The following posts are recommended on this topic.  They each get more in depth in aspects of operations or best practices that can most definitely help contribute a relative peace of mind and confidence in a nonprofit's fundraiser's potential for success, for any organization. 

How to Plan For and Fund Grant Writing for Your Organization and How Grant Writing Helps Get A Nonprofit Into a Position to Increase and Improve All of Its Fundraising and Top 10 Reasons Any Nonprofit Should Begin Applying for Grants

The fact is, it isn't easy for anyone to sit and wait for a response to a grant request, after it's been submitted and so the anxiety or at least the anticipation never altogether disappears.  For help with dealing with waiting for a response, in the interim, read Waiting For A Response To Your Grant Request

Fundraising should be diversified.  Relying on one or two (or even just three) different fundraisers to bring all of any nonprofit's revenue for a given year is risky.  See Bring in Donations From Many Different Kinds of Sources

Fundraising is always a team effort requiring the organization's leadership as much as other key staff or volunteers to assist in its success.  Read Leadership's Role in Seeking Grants  and Here are Some Tips to Get Your Board Behind Your Agency's Grant Writing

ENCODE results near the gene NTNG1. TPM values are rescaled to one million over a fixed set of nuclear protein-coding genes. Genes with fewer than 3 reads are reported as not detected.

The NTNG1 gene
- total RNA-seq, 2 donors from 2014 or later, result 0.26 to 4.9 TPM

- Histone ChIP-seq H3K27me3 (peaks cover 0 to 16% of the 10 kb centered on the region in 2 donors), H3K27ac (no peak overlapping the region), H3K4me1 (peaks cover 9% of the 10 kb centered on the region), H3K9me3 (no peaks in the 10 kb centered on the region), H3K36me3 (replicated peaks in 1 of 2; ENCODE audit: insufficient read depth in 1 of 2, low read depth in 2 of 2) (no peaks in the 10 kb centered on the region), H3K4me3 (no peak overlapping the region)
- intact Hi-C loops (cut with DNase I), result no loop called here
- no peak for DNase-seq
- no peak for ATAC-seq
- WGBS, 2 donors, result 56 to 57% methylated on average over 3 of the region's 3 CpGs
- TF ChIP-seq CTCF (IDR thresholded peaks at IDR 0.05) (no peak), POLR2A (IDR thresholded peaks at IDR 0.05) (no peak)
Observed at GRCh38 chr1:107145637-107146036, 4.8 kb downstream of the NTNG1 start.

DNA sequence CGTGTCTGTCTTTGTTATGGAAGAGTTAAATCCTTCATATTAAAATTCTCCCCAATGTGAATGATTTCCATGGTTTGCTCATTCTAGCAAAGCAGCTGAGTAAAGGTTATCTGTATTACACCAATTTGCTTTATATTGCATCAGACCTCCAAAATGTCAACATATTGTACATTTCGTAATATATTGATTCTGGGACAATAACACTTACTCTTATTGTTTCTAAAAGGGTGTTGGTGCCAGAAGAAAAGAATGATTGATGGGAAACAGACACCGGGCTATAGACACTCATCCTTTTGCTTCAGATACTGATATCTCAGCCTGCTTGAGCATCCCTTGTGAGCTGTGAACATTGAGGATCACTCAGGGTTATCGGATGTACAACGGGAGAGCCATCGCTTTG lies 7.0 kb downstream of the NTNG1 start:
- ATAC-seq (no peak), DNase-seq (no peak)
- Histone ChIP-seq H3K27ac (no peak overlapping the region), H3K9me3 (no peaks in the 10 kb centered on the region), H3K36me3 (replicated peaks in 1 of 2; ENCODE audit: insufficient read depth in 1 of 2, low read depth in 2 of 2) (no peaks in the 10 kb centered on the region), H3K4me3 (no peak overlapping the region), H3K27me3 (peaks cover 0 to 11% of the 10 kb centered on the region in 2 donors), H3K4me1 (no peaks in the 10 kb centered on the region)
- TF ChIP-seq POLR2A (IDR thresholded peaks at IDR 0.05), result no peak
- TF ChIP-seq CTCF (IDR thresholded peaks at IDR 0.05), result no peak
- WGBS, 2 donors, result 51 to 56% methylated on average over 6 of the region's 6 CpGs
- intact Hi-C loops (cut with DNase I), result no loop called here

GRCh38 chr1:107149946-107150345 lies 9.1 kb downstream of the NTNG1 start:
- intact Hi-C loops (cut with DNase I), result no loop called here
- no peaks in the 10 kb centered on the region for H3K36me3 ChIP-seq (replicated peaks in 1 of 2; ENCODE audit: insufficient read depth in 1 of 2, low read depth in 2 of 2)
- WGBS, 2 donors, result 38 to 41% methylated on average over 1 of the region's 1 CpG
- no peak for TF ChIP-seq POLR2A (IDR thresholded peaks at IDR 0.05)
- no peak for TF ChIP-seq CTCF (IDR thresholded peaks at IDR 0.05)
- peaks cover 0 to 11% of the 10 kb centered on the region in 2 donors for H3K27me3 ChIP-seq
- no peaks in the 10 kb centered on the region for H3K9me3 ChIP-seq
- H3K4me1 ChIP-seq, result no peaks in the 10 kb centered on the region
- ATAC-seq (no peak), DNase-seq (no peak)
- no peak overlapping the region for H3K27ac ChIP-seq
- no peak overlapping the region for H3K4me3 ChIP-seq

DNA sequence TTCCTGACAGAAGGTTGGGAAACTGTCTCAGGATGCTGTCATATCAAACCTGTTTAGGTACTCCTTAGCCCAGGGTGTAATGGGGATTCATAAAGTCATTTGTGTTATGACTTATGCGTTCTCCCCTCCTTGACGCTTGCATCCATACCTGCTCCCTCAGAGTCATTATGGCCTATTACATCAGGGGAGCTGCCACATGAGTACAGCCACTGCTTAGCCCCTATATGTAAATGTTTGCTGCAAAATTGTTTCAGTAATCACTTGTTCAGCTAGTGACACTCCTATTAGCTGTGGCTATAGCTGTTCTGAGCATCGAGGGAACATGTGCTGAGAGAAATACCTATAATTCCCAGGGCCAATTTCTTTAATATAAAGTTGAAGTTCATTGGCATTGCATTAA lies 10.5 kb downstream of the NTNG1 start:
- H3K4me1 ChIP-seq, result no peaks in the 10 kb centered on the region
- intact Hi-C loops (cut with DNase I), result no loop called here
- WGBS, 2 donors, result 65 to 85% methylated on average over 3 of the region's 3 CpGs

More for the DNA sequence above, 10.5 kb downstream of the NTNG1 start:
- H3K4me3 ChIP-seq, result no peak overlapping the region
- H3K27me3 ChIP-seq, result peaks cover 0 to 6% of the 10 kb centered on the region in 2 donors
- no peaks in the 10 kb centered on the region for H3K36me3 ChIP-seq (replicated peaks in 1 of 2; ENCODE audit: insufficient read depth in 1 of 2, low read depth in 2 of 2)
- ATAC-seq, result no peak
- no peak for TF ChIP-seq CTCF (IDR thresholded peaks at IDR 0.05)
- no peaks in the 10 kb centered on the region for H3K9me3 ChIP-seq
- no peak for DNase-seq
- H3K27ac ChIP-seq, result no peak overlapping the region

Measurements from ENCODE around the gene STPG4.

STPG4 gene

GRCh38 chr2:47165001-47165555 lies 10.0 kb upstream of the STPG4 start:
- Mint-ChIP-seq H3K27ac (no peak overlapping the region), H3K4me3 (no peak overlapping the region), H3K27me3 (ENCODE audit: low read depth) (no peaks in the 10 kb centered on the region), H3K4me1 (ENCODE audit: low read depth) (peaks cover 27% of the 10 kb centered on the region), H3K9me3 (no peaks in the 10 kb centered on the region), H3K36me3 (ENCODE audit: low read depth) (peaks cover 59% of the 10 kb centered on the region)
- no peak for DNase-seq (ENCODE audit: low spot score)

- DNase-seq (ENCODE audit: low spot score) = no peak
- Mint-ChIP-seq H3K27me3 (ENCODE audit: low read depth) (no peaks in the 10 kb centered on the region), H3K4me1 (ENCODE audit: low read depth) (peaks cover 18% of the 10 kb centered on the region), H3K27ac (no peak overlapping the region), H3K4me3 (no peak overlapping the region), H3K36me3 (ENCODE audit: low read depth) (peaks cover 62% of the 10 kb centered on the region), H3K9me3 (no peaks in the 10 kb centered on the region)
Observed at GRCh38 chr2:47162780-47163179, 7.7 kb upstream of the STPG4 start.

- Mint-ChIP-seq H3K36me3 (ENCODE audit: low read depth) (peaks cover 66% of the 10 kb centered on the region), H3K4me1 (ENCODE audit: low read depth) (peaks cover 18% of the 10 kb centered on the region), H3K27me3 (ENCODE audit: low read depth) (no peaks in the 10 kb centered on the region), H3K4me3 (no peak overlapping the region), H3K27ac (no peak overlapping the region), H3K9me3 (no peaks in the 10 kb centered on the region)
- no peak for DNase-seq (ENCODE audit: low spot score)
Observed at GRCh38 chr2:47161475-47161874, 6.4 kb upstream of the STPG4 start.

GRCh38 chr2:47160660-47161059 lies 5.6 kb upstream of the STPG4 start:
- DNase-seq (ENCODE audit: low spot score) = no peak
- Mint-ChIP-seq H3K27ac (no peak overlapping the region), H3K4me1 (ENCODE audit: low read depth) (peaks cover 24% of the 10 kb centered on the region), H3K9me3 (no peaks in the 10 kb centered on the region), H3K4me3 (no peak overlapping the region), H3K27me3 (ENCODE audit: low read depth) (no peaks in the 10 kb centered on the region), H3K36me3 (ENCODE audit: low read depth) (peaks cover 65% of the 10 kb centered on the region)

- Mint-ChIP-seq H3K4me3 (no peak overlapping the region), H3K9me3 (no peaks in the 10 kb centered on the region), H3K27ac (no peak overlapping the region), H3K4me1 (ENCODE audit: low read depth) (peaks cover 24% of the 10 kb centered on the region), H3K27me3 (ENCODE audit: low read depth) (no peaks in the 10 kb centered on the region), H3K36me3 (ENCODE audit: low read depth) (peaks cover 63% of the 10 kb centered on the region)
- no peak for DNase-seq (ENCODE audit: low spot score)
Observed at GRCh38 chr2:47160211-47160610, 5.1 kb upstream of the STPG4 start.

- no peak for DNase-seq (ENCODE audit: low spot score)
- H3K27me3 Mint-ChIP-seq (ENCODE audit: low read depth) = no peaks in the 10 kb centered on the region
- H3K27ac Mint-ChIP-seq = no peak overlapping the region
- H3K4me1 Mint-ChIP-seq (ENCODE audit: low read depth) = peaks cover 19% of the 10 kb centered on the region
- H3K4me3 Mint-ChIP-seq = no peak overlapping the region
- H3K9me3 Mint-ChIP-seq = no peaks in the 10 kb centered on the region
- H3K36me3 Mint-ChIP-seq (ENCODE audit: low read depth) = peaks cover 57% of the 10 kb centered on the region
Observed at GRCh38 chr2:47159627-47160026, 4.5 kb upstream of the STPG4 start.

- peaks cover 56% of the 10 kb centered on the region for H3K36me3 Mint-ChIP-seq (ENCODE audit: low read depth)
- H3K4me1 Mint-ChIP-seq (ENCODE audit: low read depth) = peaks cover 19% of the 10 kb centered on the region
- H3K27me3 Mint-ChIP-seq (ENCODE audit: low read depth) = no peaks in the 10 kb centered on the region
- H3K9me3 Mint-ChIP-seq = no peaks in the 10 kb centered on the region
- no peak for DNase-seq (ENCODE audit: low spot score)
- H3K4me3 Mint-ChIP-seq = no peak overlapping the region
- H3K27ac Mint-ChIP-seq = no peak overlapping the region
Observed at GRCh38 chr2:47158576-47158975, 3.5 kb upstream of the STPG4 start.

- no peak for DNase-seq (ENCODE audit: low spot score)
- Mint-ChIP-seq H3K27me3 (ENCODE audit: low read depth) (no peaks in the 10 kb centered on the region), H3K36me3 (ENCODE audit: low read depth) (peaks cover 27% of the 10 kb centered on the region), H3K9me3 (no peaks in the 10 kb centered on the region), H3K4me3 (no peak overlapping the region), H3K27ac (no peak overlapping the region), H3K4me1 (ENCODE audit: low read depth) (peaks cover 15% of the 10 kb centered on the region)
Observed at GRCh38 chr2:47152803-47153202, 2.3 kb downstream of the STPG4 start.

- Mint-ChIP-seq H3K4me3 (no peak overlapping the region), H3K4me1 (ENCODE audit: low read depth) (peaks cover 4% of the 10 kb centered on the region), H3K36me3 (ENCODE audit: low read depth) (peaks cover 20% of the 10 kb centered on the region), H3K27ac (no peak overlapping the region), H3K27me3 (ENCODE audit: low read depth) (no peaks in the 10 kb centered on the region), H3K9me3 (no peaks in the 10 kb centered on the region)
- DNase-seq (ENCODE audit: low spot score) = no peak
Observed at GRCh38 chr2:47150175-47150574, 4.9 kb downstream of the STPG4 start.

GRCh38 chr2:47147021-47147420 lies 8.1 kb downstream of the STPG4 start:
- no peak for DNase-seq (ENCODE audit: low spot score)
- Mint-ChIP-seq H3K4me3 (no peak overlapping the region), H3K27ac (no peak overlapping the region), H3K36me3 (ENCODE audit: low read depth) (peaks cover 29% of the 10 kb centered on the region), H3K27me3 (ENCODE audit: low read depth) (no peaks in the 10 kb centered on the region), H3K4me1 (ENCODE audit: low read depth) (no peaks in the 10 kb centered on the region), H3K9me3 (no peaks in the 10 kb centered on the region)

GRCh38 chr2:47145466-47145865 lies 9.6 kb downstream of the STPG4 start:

Who or which entities your organization approaches for donations or other forms of support can increase amounts raised, increase the number of new donors, save time, and save resources (as they won't be wasted on approaching people who are the least likely to give to your organization).  Just requesting support from anyone, willy nilly, can be very expensive and not as successful.  For tips on success, read How to Strategize About Which Grant Donors Your Organization Will Approach for Which of Your Organization's Funding Needs

Being clear about What Are Grant Donors Looking For & Funding Today can definitely lessen fundraising anxiety.

Knowing that the case that you make demonstrating why your nonprofit deserves to receive a grant is also very confidence building (especially when it's right on track).  Read How To Make the Case for Your Grant Request, In the Grant Proposal to learn how to do so effectively.

Specific to how a nonprofit operates and conducts its business the following posts also explain how a nonprofit can increase its fundraising success by implementing (and how to implement) the following:

Transparency... Four Letter Word or Wave of the Future?


Evaluation Methods - How A Nonprofit Can Use Them to Raise More Money More Often


Here's A Handy Checklist for Nonprofit Operations and Fundraising Success